5 Tips Every Homeowner Should Know About Remodeling

Kitchen island
Remodel Tips from a Contractors' Perspective

Remodeling is a big commitment that requires a lot of planning on the part of the homeowner. This can often be a frustrating and time-consuming task, but it doesn’t have to be if you can look at certain things from the contractors’ perspective.

1. Communicate your vision.

To help make the process smoother, make a decision on your vision of the finished product before you begin. When a homeowner is indecisive the entire remodel process can take much longer than necessary. Be sure that you chose a contractor you feel comfortable communicating with – establishing good communication with your expectations and vision can make the process much smoother.

2. Research.

Be sure to do your homework before you start your project. Research the project, look at examples of other remodeling jobs similar to what you want and do some price checking on materials. Research various contractors, check their contractors’ license and insurance requirements; be sure to talk references. It is easy to go over budget or cause a delay in your remodel if you haven’t done your research; research is also important to help you avoid sticker shock when you receive your estimate.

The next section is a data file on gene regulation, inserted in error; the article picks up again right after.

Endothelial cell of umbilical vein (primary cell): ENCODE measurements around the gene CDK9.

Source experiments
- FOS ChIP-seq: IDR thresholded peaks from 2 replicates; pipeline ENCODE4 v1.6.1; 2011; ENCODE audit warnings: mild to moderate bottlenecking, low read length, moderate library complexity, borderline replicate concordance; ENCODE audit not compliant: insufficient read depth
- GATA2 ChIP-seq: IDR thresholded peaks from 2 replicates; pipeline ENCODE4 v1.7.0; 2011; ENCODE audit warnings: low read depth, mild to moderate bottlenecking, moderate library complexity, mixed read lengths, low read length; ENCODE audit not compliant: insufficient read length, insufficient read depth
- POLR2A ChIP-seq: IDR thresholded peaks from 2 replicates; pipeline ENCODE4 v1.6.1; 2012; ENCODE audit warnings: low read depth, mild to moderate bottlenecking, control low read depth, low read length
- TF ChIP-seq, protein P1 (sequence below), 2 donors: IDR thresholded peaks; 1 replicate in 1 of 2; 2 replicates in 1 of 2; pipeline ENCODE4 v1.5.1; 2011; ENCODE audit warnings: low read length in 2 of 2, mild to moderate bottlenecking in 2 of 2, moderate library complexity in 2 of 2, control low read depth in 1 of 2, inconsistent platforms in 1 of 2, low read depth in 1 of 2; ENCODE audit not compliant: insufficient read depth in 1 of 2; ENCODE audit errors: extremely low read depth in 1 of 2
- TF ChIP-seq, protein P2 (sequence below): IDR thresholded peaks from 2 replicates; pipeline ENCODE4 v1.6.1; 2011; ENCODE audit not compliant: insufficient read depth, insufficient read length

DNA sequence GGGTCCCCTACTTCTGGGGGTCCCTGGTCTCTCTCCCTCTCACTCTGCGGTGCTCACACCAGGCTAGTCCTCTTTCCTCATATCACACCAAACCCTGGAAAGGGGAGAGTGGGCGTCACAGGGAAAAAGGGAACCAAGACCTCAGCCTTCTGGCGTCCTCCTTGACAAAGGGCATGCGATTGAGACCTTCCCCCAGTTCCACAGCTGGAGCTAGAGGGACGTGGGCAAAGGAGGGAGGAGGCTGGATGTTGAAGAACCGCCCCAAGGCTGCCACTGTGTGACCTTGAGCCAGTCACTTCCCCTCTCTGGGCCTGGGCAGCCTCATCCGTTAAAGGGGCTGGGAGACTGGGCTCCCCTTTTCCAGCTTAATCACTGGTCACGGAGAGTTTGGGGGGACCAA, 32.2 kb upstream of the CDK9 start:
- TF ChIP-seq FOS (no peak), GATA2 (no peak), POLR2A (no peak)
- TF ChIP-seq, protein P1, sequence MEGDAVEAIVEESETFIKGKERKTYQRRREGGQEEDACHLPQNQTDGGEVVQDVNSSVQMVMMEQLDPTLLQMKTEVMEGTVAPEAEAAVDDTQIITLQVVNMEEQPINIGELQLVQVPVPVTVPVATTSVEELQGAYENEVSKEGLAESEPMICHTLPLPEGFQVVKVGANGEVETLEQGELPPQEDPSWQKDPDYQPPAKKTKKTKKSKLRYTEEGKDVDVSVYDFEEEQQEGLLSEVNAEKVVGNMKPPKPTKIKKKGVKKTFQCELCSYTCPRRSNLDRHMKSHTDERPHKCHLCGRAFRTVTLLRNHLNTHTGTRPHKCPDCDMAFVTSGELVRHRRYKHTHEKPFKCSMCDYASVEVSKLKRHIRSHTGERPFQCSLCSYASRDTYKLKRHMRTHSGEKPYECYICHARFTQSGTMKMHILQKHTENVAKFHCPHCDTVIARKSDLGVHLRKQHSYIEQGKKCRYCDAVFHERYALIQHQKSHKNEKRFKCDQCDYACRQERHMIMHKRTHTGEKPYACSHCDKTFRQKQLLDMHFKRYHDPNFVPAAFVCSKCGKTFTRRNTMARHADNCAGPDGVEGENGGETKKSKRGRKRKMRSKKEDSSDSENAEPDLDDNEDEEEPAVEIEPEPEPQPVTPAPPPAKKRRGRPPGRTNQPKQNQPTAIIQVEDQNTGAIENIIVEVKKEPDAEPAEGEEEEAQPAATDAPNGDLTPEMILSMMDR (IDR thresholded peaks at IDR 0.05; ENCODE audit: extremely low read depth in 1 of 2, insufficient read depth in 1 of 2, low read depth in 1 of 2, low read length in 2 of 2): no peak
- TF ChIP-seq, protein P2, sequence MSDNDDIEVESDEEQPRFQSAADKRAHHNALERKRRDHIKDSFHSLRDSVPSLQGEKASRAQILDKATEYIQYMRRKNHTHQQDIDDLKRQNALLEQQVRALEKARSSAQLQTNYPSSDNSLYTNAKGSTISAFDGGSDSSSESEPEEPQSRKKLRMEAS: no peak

3. Balancing the budget.

Cutting out pictures of what you like is important, but it won’t get the remodeling project done. Knowing exactly what you are willing and able to spend for your remodel is very important. Understand that an estimate is only an estimate; there are many variables like appliances, tile and hard surface choices that can change a price.

4. Timing realities.

Providing a time frame for a project is advisable but be realistic and flexible. Things that appear to be simple on paper can often time be quite different in reality. Anything from finding mold under the bathroom floor to bad electrical wires in the wall can add time and money to a project.

5. Micromanaging slows down the work.

Although the homeowner should be part of the process and be advised of what is going on, contractors advise against micromanaging the project. Touching base with the main contact person at the end or beginning of each day is one thing; hovering over the crew as the work is being done is another.